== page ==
Officers learn to keep four wheels on the road

Published 12:00 am Saturday, September 24, 2005

One of the prerequisites for any patrol officer is knowing what to do, and not to do, behind the wheel of their patrol car.

One way officers can get training on emergency driving techniques is through a program made available through the Alabama Municipal Insurance Corporation. The program, dubbed Protective Driver Training, uses a specially modified car that sits on a ladder frame with hydraulic outrigger casters mounted to the suspension of the training vehicle. When activated by the instructor, the electronic system lifts the vehicle off the ground just enough for the tires to lose traction. As a result, the car skids as if it were going 60 MPH when in reality it is going much slower.

"This is the first time we've done this type of training," said Greenville Police Chief Lonzo Ingram, who says signed his officers up for the training so they would be better prepared to handle difficult driving situations.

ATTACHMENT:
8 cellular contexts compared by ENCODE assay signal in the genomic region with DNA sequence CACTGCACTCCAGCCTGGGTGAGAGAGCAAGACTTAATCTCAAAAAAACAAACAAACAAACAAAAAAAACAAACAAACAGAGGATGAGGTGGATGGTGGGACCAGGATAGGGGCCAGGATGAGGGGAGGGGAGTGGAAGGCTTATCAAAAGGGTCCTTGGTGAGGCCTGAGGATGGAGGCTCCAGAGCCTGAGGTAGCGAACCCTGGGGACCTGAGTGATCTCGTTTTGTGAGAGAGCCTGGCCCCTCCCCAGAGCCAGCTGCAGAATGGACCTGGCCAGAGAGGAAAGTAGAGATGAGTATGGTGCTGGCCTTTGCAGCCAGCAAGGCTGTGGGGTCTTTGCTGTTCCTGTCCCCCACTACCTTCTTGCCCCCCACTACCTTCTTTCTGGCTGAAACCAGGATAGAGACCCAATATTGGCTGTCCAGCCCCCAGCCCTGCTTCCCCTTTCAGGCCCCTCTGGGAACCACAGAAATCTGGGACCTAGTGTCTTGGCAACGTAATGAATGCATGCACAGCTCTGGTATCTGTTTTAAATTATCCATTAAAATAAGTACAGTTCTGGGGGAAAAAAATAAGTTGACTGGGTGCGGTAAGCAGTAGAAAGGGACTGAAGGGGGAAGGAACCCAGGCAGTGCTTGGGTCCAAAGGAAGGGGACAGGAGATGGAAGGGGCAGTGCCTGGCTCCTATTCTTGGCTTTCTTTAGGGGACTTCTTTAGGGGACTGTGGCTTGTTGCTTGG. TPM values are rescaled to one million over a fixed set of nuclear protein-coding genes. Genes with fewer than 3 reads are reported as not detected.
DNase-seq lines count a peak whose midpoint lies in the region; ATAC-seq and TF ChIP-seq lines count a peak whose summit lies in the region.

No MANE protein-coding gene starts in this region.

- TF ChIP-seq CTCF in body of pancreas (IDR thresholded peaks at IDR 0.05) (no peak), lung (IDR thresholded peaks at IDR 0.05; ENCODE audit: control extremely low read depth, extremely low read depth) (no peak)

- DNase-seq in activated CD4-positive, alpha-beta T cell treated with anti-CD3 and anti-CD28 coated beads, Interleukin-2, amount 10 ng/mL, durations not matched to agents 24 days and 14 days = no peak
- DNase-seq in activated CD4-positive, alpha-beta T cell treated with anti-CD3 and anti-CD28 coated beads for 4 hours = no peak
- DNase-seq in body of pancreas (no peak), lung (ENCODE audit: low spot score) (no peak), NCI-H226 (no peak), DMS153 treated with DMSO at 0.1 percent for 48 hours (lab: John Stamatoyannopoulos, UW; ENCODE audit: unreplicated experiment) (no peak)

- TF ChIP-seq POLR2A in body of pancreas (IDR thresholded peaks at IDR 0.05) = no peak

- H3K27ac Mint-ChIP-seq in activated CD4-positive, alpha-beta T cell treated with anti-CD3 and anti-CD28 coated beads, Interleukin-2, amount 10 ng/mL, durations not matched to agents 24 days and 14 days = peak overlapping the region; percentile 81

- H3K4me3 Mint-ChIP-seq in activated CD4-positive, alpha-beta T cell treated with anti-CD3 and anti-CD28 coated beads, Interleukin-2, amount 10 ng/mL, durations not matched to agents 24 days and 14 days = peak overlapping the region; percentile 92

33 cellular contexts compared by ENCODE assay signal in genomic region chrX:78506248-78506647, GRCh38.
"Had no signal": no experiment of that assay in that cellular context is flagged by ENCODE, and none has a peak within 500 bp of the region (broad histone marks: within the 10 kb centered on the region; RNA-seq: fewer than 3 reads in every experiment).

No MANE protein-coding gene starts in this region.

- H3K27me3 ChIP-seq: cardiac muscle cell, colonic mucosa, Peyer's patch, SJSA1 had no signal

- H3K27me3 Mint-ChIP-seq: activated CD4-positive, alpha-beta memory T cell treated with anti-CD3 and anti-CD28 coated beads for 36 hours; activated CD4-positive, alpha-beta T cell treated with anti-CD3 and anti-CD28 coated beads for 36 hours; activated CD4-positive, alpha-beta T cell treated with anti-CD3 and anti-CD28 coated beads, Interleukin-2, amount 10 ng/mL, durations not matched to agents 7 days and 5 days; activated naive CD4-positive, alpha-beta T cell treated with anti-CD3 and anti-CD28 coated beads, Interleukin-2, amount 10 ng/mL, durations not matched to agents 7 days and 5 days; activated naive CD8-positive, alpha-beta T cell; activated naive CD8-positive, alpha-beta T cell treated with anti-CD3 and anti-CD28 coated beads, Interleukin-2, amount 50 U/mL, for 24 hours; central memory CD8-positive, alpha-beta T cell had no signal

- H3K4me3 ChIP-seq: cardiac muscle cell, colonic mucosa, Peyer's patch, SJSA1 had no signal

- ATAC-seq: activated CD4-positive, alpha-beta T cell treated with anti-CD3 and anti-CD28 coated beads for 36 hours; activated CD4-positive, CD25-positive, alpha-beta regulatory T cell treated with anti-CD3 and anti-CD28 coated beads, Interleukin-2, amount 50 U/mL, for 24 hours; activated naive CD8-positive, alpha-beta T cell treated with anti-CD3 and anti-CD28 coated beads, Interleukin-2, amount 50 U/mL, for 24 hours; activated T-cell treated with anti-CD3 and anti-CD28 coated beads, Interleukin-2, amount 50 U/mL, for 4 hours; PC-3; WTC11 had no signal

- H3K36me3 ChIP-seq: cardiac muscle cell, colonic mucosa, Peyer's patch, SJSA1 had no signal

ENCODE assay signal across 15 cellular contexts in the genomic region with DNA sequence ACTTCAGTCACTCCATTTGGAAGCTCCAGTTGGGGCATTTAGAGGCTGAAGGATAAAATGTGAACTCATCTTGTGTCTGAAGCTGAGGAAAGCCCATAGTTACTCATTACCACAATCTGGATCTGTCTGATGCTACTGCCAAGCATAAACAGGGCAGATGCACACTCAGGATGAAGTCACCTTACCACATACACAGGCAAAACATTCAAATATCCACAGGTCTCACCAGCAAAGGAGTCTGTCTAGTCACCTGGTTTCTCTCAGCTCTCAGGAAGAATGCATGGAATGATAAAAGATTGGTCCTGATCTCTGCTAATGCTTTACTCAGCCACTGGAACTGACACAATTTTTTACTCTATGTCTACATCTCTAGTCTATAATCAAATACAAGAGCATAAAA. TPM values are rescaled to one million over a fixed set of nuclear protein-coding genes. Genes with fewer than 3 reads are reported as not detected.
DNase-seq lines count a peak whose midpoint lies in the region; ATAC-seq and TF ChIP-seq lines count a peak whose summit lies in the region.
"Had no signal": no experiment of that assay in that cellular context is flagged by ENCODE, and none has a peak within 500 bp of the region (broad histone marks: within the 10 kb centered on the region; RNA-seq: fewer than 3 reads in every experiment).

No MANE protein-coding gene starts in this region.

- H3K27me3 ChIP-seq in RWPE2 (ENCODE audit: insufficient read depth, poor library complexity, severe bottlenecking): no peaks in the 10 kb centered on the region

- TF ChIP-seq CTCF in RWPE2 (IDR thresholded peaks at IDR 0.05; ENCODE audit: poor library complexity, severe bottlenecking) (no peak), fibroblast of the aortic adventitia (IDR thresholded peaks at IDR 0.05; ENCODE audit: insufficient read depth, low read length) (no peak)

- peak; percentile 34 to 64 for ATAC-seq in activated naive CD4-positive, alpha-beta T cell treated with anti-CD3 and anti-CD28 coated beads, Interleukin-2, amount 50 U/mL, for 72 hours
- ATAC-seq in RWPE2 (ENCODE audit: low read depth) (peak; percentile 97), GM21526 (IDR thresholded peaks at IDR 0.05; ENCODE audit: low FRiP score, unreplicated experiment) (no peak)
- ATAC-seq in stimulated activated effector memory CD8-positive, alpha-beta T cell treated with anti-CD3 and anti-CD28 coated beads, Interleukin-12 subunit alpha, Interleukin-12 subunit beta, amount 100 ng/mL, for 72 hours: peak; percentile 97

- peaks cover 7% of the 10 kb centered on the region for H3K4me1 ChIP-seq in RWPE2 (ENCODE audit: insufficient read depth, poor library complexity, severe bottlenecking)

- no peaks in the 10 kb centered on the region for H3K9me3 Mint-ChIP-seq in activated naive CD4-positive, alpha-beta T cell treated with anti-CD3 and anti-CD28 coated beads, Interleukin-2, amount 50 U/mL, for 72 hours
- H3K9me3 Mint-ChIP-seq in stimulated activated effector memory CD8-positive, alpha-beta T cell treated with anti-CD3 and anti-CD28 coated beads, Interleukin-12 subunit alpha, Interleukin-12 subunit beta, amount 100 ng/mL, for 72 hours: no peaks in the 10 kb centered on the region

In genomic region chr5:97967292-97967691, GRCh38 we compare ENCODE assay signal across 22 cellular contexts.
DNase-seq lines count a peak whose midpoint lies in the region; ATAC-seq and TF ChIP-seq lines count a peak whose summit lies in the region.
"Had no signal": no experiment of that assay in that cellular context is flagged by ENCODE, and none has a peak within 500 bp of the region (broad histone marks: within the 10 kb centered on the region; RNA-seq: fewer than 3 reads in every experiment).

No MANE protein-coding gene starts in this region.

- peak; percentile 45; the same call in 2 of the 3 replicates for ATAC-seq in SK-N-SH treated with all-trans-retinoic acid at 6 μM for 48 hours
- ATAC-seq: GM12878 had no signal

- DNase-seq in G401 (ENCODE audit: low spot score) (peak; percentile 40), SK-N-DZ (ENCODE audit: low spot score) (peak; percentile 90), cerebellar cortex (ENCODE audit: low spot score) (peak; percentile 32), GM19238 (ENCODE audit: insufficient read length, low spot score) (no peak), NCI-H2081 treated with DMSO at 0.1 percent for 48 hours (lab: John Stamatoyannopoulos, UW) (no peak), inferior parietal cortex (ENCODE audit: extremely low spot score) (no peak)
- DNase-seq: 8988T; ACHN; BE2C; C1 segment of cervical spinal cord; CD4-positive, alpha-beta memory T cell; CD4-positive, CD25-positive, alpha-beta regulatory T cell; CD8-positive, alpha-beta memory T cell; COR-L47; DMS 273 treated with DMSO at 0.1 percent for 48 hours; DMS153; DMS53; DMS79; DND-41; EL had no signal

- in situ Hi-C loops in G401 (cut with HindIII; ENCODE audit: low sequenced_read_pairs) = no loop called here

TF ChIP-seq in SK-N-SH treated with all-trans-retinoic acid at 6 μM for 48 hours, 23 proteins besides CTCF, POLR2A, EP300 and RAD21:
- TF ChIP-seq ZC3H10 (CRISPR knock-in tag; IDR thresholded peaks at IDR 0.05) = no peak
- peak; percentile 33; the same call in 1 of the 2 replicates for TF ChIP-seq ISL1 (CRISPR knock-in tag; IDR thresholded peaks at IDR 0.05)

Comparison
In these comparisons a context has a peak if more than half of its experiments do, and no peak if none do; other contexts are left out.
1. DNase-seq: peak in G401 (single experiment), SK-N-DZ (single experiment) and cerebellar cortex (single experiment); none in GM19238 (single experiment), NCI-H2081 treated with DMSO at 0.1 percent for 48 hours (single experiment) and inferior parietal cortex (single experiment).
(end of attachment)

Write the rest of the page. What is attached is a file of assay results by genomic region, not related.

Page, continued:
The training is conducted by Stanley Fant, a retired Alabama State Trooper.

"It is designed to teach the officers how to safely get out of a skid and how to avoid them," Fant said. "The key is to keep the car stable by staying off the breaks and keeping the hands low on the wheel to keep from over-steering."

Along with Greenville police officers and fire department personnel, Brewton, Evergreen and Monroeville sent officers to the training. Seargeant Feast Broughton with the Brewton Police Department said this is the second set of officers that have been trained by the SkidCar System and that the training has paid off.

"We have a place in Brewton that when it rains there is a lot of hydroplaning that goes on," he said. "This training has helped us learn how not to overcompensate."

Before officers can get behind the wheel, they have to complete an hour of classroom training.

Brewton officer Jason Yoder said the experience opened his eyes to what it's like to be behind the wheel of an out-of-control car.

"It's like being on ice," he said. "You have no control."